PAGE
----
Tuesday, November 11, 2008

Why Goaltenders Are Over-valued

When the New Jersey Devils lost star goaltender Martin Brodeur last week for up to four months because of injury, speculation instantly turned to who they would get to replace him. The talk around the league wasn't along the lines of 'maybe they should look around to see who might be available', it was 'they need to make a move immediately'.

Not surprisingly, New Jersey GM Lou Lamoriello (one of, if not the best in the business) has instead chosen to sit tight and play out the hand he was dealt. In handing the starting job to back-up Kevin Weekes, Lou has once again proven why he has more Stanley Cup championships to his credit over the last 14 years (three) than all other Eastern Conference GM's combined (two).

Goaltenders in general are over-valued. Not at the top-end, but those in the rank and file. The difference between the best goalies (Brodeur and Roberto Luongo of the Vancouver Canucks) and those ranked 3 thru 50 is similar to the gap that exists in the World Golf rankings between Tiger Woods and his nearest competitor. Beyond that, just as it is in golf, the difference is negligible. A golfer ranked 3 thru 200 can play well and win a tournament on any given week, and so can any of the goalies ranked 3 thru 50 in the NHL.

Sports Illustrated's Peter King has gone to great lengths over the last few years to explain why he thinks selecting a running back high in the NFL draft or giving them big money as a free agent isn’t a wise move. He argues that finding a serviceable running back is a lot easier than it seems, and the career span of a productive running back is shorter than most other positions. Basically if you don’t have an elite player, one of the top 4-5 running backs in the game, you’re better off picking somebody from out of the scrap pile or taking a chance on an unknown commodity than you are paying for someone who may turn out to be only marginally better than the average player.

I would use the same logic to describe the state of NHL goaltending, and here is the evidence:

Exhibit A: Where did this guy come from?
Halfway through the 2005-06 season Thomas was playing in the AHL when the Bruins recalled him. At that point Thomas had to clear waivers to get back into the NHL, meaning any team in the league could have claimed him for a little more than $100,000 (half his remaining salary). No one bit. Three years and 161 starts later, Thomas is now leading the NHL in save percentage (.944), goals against average (1.85) and is a big reason why Boston has gained contender status. I'm not saying Thomas is a franchise netminder or a guy you can build your team around. But he is easily good enough to be your #1 goalie for a handful of years.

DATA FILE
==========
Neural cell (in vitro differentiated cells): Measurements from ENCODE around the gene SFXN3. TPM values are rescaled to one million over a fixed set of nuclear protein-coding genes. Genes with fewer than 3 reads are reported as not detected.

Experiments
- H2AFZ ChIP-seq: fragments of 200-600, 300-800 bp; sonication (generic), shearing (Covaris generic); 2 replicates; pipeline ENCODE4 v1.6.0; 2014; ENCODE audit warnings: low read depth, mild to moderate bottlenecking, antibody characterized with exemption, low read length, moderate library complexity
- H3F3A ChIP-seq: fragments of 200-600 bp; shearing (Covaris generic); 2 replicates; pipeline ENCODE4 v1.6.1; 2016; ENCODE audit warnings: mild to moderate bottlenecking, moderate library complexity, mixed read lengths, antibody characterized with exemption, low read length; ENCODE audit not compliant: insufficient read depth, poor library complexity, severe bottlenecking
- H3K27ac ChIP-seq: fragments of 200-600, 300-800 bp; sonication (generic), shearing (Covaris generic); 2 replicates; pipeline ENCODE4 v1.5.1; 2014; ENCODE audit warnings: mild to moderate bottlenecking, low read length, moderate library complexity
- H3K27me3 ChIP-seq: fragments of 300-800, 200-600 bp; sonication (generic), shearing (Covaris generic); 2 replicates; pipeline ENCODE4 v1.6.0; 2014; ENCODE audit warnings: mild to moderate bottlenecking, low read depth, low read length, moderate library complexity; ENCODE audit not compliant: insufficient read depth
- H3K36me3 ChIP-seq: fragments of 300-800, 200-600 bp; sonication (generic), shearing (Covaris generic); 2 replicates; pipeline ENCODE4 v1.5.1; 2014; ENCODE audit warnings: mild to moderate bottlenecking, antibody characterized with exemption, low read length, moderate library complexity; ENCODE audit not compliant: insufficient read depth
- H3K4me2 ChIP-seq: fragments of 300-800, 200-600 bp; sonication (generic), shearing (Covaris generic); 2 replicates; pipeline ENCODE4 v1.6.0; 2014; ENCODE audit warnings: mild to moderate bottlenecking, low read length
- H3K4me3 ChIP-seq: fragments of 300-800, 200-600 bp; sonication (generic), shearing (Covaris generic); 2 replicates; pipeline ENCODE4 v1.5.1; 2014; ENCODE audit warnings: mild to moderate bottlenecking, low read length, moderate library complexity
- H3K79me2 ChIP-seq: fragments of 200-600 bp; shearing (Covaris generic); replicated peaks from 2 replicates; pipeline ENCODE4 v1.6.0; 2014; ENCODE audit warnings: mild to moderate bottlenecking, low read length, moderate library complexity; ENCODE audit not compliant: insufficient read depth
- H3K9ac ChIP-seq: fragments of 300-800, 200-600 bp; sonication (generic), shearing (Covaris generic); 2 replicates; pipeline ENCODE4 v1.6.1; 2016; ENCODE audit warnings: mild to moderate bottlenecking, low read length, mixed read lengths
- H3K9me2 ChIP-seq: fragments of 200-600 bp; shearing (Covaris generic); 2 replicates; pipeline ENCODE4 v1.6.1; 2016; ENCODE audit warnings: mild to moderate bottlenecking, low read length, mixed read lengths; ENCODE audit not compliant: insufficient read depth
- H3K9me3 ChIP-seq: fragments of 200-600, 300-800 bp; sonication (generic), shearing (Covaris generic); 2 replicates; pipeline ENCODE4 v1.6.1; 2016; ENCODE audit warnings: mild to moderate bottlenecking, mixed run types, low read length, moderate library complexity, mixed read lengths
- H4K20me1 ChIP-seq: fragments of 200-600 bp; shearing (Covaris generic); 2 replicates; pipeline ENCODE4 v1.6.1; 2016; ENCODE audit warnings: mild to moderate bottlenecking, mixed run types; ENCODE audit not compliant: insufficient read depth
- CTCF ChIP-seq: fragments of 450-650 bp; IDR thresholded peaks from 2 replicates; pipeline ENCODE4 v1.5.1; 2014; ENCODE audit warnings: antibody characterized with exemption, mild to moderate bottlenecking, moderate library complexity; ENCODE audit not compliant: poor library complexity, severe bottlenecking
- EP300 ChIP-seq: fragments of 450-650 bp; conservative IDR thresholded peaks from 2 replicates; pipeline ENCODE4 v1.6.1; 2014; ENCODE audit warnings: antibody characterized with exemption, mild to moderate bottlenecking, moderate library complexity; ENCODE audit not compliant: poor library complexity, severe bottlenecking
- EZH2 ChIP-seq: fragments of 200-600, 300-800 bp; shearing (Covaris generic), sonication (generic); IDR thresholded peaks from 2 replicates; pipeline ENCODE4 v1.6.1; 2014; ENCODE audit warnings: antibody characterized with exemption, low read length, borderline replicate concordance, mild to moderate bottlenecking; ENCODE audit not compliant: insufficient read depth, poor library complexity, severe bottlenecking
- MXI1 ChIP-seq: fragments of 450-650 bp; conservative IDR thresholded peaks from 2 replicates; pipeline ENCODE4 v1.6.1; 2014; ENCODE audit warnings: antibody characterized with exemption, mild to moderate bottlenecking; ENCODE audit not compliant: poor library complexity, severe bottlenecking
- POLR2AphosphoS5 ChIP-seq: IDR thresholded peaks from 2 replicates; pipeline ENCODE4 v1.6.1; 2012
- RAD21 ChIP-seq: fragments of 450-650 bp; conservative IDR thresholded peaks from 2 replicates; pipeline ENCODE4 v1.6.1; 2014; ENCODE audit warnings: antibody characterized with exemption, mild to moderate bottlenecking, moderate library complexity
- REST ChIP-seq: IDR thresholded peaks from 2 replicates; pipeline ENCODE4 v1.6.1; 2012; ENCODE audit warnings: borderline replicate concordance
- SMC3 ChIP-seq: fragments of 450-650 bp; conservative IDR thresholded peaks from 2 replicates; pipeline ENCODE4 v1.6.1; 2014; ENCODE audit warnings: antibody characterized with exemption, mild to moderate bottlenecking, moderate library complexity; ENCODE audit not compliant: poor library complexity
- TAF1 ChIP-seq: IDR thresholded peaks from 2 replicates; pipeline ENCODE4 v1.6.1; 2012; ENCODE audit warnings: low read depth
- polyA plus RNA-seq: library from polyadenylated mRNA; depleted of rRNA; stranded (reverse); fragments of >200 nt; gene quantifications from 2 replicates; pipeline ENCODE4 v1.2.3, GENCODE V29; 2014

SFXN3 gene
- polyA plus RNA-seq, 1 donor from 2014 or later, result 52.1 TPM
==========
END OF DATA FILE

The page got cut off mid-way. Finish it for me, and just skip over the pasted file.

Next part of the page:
Like Thomas, there have been a number of netminders who seemingly burst onto the scene out of nowhere to suddenly fortify an awful situation. Guys like Cristobal Huet, Miikka Kiprusoff, Niklas Backstrom, and Evgeni Nabokov had little hype surrounding their NHL debuts but have developed into extremely dependable goalies.

Exhibit B: The "Hot" Goalie

No, not Keanu Reeves in 'Youngblood'. (That was for any female readers out there.) These are the relatively anonymous goalies who somehow find the ability to carry their teams for weeks or even months at a time, only to crash at a later date. Roman Cechmanek, Patrick Lalime, Roman Turek, Johan Hedberg, Brian Boucher, and Chris Mason are only a few of the many who fit the bill. They may not be the long-term answer, but they fill in admirably during the short-term and you never know how long it could last.

Exhibit C: Goalies take longer to fulfill their potential
Like everyone drafted into the NHL, goalies are selected as 18 year olds. But unlike their peers, goaltenders rarely make an impact at the NHL level until their mid 20’s. For every Carey Price or Cam Ward, there is a Jean-Sebastien Giguere, Tomas Vokoun, or Dominik Hasek, players that were traded away or given up on before they grew into the number one position. You can just as easily have a guy fall into your lap as you can draft and develop him into a starter.

Exhibit D: They're all really good now...all of them
When you watch highlights from the 70's or 80's one thing that always sticks out is the abundance of moustaches. The other is how bad the goalies were. They were terrible. Now you've got goalie coaches on every team, video scouting reports, specialized training techniques, and regimented diets with the result being fewer weak goals and closer games. In short: every goalie in the league is capable of standing on his head and stealing a game (except those playing for the 2008-09 Colorado Avalanche).

Why would Lamoriello (or any other competent GM) move a top prospect or a first round draft pick to acquire a goalie when you can find a suitable one almost anywhere you look? I rest my case.

1 comment:

  1. This is a great article...during my days as a hockey player I used to play defense and I was ALSO the back up goaltender...if our goalie got hurt or was sucking the bag then I would just strap on my pads and take over..no reason why the NHL can't multitask thier players.